|Antec DF-35 Dark Fleet Computer Case|
|Reviews - Featured Reviews: Cases|
|Written by David Ramsey|
|Wednesday, 07 July 2010|
Page 6 of 6
Antec Dark Fleet Final Thoughts
This case was disappointing in some ways, and rather nice in others. I'll cover the disappointing stuff first: building a system in the Antec DF-35 was more trouble than I expected in a $140.00 case, maily due to the lack of cable management and the unnecessarily complex operation to remove the front bezel. Some aspects of the case, like the lack of power supply ventilation holes, cable management, and punch-out card slot covers, are things I'd be surprised to see in a case costing half as much. And the competition in the $150-and-under case segment is fierce: for example, the Cooler Master CM690-II Advanced costs $89.99 at Newegg and has cable management, toolless mounting for 3.5" and 5.25" devices, a hot-swap SATA bay on the top of the case that can accomodate 3.5" and 2.5" devices, screw-down card slot covers, and (filtered!) ventilation for the power supply. Forgoing a few of these fancier features can land you in any of a number of sub-$80 NZXT cases that still offer better "basic features" than the DF-35. This makes the Antec DF-35 a hard sell at its price.
Once I had finished building the system, though, things looked up a little. The case's appearance is handsome and the white LED lit fans add a nice visual touch. The fans themselves were impressive, too, moving a lot of air with very little noise. Turning all four fans to maximum resulted only in a muted whooshing noise; turning them all down to minimum made the system almost inaudible. This case should easily provide enough ventilation to host a high-performance SLI or CrossfireX system.
I never was able to get the cabling as neat as I wanted and would prefer a non-windowed version of the case for this reason.
Any case manufacturer will have a budget, and Antec obviously thought that features like the SATA backplanes, fancy fans, and swing-out access panels on the front of the case merited the lion's share of the cost of the case. But even some of the extra features seem incompletely implemented: for example, what's the point of easy front access to drives that plug into a SATA backplane when the drives are held in by screws and you have to take off the side panel to add or remove drives?
Extra features are nice, but I think that the "basic" features should take precedence. I would have fewer complaints about the DF-35 were it priced at $99.95 or less, but at $140, it's competing with some very nice cases, most of which make building a system a lot easier.
Antec DF-35 Conclusion
Antec owns the bulk of the market share for computer cases, and with good reason: their cases historically offer high construction quality, compelling features, and competitive prices. The DF-35, however, seems remiss in each of these categories. With just a little extra effort on Antec's part— primarily punching a few extra holes in strategically-located spots— this could be a great case, with functionality to match its looks.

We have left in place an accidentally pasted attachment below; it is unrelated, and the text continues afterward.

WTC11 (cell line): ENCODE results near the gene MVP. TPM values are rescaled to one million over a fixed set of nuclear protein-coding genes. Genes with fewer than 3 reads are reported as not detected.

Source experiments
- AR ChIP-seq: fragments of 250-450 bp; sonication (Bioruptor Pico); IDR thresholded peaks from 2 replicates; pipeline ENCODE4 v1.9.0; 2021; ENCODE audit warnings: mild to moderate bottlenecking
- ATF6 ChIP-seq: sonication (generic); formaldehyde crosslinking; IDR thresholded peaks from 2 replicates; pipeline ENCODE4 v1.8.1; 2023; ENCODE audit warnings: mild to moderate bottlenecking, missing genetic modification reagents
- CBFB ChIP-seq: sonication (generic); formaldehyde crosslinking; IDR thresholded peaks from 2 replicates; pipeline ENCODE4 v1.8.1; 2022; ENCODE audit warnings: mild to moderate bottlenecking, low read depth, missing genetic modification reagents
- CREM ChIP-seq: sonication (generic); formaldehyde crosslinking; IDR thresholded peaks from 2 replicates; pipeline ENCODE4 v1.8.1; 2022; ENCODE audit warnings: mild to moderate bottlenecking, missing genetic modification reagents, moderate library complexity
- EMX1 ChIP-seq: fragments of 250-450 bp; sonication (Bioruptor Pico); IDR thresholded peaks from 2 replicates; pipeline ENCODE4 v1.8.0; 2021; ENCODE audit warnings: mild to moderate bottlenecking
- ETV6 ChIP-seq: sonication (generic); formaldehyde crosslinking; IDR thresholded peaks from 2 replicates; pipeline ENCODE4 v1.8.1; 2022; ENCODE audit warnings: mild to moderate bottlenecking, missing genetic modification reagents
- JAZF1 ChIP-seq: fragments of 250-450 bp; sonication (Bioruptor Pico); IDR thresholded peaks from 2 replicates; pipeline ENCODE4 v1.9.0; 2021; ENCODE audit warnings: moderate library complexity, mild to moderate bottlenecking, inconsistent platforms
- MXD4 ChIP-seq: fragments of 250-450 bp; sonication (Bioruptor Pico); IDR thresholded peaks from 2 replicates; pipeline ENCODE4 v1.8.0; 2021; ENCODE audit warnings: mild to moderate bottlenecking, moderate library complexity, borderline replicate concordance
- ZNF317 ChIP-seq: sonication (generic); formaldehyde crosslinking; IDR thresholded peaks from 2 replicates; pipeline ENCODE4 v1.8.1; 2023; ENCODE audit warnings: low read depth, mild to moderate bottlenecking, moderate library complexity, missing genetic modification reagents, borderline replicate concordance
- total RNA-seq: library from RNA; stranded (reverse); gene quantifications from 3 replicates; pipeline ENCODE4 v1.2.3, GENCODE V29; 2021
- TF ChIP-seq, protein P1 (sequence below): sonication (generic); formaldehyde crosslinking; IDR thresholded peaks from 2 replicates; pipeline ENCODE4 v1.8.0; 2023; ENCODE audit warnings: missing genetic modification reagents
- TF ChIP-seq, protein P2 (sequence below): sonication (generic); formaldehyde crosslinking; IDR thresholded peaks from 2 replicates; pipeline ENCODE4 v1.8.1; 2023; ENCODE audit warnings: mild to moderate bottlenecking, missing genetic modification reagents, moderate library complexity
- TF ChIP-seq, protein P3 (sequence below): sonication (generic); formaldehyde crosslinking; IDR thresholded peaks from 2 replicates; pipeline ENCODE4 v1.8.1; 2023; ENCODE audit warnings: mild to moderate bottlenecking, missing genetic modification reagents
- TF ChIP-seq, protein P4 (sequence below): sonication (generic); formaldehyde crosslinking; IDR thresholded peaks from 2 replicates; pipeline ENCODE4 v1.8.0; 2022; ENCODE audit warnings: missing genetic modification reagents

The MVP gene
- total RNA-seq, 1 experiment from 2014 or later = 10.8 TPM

Clunky construction process aside, the performance of this case was very good. The cooling is excellent and should serve owners of hot, high-performance hardware well. Providing each fan with its own controller is a nice feature, although it was done by using specialized, Antec-only fans with integrated controllers.
I found the appearance of the case appealing. Antec was obviously trying to ramp things up a bit over the more pedestrian "Hundred" series, and they've succeeded.
The construction quality, on the other hand, wasn't as good as it should be for a case of this class. The sloppy fit of the side panels and the number of screws securing the front bezel (6 of which were self-tapping screws into plastic, which will limit the number of times they can be effectively secured) count against the DF-35. And I still hate the punch-out card slot covers.
Functionally, the case performed well. Having an integrated 3.5" externally-accessible device bay is a feature I wish more cases had; the 2.5" drive mount at the bottom of the chassis in an inexpensive and elegant solution. On the other hand, having to manually move a snap-down trim piece every time you need to access your optical drive will get old pretty quickly.
The value? Sorry, that's where this case fails. Selling for $139.99 at NewEgg, this case sacrifices too many basic features for the less-basic ones it has. Antec die-hards may overlook these issues, but cost-conscious shoppers know they have other options.
+ Sleek, semi-military appearance
- High price
Final Score: 7.85 out of 10.
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